## The Primary Decomposition Theorem

Let
$p_1 \left({x}\right), p_2 \left({x}\right), \ldots, p_r \left({x}\right)$
be distinct irreducible monic polynomials.
Let
$c \in K \setminus \left\{ {0}\right\}$
and
$a_1, a_2, \ldots, a_r, r \in \mathbb{Z}_{{}+{}}$
be constants.
Then
$p \left({x}\right) = c p_1 \left({x}\right)^{a_1} p_2 \left({x}\right)^{a_2} \dotsm p_r \left({x}\right)^{a_r}$

The primary decomposition theorem then states the following:
$\ker \left({p_i \left({T}\right)^{a_i} }\right)$
is a
$T$
invariant subspace of
$V$
for all
$i = 1, 2, \dotsc, r$

$V = V_1 \oplus V_2 \oplus ... \oplus V_r$

Notice that if
$A$
is a matrix associated with the linear transformation
$T$
, and
$\mathbf{v}$
is an eigenvector associated with an eigenvalue
$\lambda_1$
then
$A \mathbf{v}= \lambda_1 \mathbf{v}_1$
.
Suppose now that an eigenvalue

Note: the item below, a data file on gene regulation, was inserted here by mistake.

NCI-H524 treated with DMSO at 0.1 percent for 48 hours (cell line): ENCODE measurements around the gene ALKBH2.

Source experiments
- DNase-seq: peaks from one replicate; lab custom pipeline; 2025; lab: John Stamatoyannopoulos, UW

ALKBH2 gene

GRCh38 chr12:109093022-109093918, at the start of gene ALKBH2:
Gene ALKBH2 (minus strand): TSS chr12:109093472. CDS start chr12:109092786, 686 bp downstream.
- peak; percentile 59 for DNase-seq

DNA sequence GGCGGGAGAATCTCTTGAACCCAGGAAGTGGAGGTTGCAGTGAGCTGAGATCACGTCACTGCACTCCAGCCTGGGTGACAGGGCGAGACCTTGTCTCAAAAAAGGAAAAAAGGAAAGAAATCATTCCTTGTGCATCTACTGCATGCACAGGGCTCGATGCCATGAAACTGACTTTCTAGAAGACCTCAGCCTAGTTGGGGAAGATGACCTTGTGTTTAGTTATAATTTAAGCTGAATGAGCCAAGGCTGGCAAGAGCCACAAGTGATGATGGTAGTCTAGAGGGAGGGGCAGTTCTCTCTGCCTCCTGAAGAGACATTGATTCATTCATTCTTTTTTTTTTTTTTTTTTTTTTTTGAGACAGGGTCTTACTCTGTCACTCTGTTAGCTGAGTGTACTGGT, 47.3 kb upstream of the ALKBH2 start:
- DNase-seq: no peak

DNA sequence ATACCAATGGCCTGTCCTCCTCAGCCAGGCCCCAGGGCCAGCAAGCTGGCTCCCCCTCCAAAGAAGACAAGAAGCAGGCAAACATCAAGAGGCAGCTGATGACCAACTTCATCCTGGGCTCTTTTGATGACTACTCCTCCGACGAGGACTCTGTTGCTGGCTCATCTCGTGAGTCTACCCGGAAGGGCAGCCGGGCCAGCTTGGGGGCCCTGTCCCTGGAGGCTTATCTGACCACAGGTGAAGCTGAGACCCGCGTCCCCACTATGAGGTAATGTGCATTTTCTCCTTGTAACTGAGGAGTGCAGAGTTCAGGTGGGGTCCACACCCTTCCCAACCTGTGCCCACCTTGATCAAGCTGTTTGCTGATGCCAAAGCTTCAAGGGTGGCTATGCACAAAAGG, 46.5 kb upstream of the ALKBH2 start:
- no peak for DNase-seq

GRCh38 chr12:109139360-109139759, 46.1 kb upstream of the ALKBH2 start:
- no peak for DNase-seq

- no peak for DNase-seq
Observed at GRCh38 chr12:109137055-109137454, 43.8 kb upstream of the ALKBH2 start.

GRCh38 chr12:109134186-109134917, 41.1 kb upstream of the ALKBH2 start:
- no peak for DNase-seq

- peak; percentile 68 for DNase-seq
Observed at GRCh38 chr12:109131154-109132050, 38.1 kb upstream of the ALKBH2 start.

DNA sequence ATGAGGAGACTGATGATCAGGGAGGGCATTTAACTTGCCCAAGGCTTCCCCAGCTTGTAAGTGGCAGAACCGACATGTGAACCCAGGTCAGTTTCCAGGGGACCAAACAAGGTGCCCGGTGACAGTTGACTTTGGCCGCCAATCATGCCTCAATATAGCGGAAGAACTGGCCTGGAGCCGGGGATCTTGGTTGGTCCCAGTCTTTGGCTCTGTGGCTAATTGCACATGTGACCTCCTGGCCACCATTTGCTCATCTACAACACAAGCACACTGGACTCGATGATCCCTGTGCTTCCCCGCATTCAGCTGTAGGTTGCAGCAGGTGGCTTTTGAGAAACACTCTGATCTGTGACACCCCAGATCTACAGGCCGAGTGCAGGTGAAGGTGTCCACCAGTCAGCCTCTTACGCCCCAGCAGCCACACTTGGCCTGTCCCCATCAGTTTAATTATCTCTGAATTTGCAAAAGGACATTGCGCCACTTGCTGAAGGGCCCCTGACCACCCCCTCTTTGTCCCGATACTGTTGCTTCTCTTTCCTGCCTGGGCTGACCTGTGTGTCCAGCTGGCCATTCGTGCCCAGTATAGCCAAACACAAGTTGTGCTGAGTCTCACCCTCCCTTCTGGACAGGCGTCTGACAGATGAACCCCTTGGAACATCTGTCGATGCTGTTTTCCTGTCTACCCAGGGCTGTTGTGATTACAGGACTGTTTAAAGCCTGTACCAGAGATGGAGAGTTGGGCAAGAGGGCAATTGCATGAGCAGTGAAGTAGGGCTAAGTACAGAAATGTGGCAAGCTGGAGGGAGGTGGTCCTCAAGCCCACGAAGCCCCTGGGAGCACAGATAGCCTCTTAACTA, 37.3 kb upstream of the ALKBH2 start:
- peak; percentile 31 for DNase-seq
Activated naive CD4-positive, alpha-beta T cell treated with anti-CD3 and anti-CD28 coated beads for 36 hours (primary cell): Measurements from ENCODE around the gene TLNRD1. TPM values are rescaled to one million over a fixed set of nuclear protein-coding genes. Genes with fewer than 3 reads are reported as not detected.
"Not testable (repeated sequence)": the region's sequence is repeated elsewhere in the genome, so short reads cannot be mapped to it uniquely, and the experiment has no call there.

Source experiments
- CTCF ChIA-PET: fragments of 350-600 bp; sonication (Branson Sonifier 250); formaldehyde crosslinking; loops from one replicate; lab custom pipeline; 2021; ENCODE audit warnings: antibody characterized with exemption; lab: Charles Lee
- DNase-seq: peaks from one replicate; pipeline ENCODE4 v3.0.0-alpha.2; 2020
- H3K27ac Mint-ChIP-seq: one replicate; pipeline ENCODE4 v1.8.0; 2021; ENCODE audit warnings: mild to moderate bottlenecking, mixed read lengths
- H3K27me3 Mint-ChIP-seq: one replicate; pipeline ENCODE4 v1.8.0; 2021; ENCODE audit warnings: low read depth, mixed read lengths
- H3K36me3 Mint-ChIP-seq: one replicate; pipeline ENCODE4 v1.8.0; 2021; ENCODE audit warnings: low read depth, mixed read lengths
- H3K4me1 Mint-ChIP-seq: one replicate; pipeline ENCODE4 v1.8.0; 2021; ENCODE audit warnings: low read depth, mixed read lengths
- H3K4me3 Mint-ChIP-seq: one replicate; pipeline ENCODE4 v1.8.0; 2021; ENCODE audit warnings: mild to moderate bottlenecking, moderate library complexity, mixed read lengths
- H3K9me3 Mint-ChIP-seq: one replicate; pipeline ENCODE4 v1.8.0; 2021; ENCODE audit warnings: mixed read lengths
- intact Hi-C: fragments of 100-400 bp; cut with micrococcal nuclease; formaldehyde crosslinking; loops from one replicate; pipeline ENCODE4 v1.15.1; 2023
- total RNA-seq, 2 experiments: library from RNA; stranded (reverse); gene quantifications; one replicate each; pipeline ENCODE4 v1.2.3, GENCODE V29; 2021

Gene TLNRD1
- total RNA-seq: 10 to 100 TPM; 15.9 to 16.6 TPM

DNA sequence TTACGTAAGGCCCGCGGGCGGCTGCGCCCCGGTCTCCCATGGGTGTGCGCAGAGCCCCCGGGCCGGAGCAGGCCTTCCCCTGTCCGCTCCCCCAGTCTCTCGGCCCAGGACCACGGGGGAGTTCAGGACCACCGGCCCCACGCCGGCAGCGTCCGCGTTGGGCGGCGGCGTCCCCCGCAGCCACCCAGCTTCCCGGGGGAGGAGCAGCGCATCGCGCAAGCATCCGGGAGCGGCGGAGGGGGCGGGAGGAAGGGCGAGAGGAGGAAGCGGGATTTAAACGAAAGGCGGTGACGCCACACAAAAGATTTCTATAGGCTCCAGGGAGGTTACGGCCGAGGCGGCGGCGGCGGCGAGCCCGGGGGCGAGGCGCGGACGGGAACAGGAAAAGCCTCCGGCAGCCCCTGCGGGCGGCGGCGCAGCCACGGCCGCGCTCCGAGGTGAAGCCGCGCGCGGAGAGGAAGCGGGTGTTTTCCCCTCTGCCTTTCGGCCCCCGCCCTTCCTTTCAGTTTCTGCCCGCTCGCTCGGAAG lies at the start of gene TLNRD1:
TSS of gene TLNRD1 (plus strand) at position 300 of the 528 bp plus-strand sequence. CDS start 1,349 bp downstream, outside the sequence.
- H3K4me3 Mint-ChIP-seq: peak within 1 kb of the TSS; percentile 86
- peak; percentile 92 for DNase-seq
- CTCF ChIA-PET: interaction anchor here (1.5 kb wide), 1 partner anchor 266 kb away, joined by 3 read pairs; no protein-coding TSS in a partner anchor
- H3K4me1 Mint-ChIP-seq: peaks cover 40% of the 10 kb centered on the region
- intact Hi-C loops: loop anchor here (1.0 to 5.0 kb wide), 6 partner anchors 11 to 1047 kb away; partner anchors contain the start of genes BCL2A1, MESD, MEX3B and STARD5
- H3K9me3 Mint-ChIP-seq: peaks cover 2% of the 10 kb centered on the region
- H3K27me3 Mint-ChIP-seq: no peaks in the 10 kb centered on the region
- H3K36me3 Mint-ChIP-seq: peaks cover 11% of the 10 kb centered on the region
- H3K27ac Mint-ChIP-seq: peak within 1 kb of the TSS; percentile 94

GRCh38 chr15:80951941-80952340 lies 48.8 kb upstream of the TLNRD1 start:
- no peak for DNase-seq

$\lambda_1$
gives rise to several eigenvectors. These eigenvectors are linearly independent and form a basis for the eigenspace
$V_1$
, which is a subspace of
$V$
, since if
$\mathbf{v}_1 , \mathbf{v}_2 , ..., \mathbf{v}_l \in V_1$
then
$A(a_1 \mathbf{v}_1 +a_2 \mathbf{v}_2 + ...+ a_l \mathbf{v}) =\lambda((a_1 \mathbf{v}_1 +a_2 \mathbf{v}_2 + ...+ a_l \mathbf{v}))$

Hence each eigenspace is invariant under
$T$
and we given a linear operator
$T$
operating on a vector space
$V$
, we can write
$V$
as a direct sum of the subs[paces generated by the eigenvectors of
$A$
.